I suppose it’s because if you mention something like that you feel like you’re bragging. I know that we did lots of amazing charitable breakthroughs

 I know the difference between somebody from India and somebody from Bangladesh. (pause) And, also somebody from Pakistan.”

Pete Townshend of The Who, speaking to the Foreign Press Association, at The Sloane Club, London 7th November 2019

(see below for details – click here to listen.)

to comment click @opinionmongrel 


Interview with Shahidul Alam ‘I see young people who still believe’

Shahidul Alam talks about Bangladesh, his ideals, and what led him to take up photography. This interview and photo was taken in April 2018 and published in Dhaka Tribune on 9 August 2018 :

Update since the article below, he has been released and I was fortunate enough to see him talking freely at the V&A in London where he was shortlisted for the Prix Pictet in November 2019.

Free Shahidul Alam petition on Change.org : Amnesty International and the signed petitioners request Bangladeshi authorities immediately release internationally renowned social activism photo journalist Shahidul Alam, who was detained by secret police in Dhaka on 5 August 2018 

Shahidul Alam April 2018 London


Shahidul Alam in South Kensington April 2018 (pic credit N.Alam 18/4/18)

As founder of Drik, Chobi Mela, and Pathshala, Shahidul Alam has made a huge contribution to photography and culture in Bangladesh. The words in the title are how he answered my final question: “What keeps you going?”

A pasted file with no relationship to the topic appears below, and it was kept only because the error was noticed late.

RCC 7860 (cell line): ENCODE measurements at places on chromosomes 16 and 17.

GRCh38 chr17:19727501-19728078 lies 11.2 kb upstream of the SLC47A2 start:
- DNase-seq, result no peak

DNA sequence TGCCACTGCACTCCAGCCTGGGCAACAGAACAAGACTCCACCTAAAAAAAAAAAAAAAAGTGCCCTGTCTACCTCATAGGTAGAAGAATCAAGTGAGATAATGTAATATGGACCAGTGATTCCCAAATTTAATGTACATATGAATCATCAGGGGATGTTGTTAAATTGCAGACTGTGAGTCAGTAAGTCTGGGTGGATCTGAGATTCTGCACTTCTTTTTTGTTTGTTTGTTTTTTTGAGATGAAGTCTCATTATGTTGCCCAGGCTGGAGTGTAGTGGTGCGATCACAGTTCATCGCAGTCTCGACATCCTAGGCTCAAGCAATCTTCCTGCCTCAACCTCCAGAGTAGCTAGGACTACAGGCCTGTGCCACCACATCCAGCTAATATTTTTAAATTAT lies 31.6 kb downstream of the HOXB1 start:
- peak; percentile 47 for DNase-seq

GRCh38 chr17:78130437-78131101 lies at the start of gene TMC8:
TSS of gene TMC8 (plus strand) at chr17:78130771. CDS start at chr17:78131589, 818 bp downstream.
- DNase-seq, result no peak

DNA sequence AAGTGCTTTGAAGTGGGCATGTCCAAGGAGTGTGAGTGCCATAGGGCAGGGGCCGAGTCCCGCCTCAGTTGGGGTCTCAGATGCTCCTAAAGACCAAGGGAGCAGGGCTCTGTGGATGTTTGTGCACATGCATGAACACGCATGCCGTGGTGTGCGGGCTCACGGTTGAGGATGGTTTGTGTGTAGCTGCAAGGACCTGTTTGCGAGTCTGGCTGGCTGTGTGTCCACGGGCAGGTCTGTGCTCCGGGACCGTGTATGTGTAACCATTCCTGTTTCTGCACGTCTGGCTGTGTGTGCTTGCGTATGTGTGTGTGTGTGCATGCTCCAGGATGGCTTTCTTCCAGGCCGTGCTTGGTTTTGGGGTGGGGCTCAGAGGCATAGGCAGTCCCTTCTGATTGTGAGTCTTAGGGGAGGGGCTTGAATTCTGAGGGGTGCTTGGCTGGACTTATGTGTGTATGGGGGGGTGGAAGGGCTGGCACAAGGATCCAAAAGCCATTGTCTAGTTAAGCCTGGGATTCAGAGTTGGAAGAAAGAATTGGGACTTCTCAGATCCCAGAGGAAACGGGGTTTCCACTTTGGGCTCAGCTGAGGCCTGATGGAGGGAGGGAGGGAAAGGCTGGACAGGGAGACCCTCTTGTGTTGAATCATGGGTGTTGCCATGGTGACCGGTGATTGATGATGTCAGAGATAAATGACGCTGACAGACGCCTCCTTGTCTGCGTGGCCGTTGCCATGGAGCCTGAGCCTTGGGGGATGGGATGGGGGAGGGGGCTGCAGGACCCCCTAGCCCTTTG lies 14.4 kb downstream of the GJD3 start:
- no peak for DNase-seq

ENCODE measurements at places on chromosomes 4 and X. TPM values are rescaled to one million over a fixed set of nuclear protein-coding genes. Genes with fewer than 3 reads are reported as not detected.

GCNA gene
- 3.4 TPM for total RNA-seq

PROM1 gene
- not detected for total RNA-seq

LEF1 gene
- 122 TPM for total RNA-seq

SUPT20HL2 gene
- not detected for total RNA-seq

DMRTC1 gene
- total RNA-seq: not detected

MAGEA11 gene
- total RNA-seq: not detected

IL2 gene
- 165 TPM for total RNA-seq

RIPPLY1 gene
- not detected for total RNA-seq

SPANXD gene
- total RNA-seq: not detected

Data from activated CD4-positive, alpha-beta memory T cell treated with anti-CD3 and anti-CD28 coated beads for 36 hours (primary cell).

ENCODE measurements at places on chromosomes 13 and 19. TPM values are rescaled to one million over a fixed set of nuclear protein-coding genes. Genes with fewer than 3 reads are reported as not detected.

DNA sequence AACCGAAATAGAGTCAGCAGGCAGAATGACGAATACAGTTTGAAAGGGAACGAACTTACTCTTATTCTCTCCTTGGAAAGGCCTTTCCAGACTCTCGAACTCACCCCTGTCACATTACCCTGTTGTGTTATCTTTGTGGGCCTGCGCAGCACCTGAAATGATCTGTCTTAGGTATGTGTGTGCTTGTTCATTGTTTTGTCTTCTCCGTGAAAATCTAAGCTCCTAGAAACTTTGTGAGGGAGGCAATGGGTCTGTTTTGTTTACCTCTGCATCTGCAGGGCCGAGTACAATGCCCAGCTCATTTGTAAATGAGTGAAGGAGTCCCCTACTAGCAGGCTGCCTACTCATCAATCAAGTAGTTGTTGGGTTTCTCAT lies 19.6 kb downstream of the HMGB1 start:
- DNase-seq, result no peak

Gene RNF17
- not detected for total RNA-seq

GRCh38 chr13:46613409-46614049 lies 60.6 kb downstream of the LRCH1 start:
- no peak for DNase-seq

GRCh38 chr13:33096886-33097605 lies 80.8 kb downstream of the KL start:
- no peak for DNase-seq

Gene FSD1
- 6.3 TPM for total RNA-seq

Even before this weekend’s news, it was a poignant point at which to stop recording. The edited extracts presented here are from a conversation while he was in London presenting an exhibition at the Commonwealth Peoples Summit.

Friendly and seemingly ever-willing to chat, Shahidul Alam was in full multi-tasking mode when I glimpsed him late one afternoon in a corner of the Science Museum in South Kensington.

Camera in hand, he was filling in a “free” hour live streaming his chat with the curator of an exhibition of photographs from the first 100 years of Indian photography.

The next morning, he was due to fly to the US, having already fitted in a presentation on human rights to the UN in Geneva and the World Press Photo awards ceremony in Amsterdam during his week in London.

Despite still having another meeting, he patiently sat down to make time for a few words.

What is your involvement with the Commonwealth Peoples Summit?

It’s the second time I’ve been involved, the first was two years ago in Malta showing my work, Kalpona’s Warriors. The sad thing is because of the extremely high security, the public cannot see the work. Obviously, the concept of the Commonwealth itself is problematic to say the least. There was a Pakistani woman there who made an interesting statement: “The thing that holds us together is that we were all robbed.”

As a founder of institutions, who are you accountable to?

The one entity one needs to be answerable to is your conscience, more than anything else.

As a citizen I am answerable. Yes, it is a nation with huge problems politically, economically, and environmentally. It is also a nation with huge possibilities. A nation with a richness of cultured traditions, its art is phenomenal in many cases. And that is why I do what I do.

How did you get interested in photography?

I think the fact that I was curious had something to do with it. I found the characteristics of the medium very seductive. I didn’t have a camera. But while I was doing my PhD, there was guy called Freddy Laker who introduced Laker Airways. This was the first budget airline. It was £90 on the Skytrain.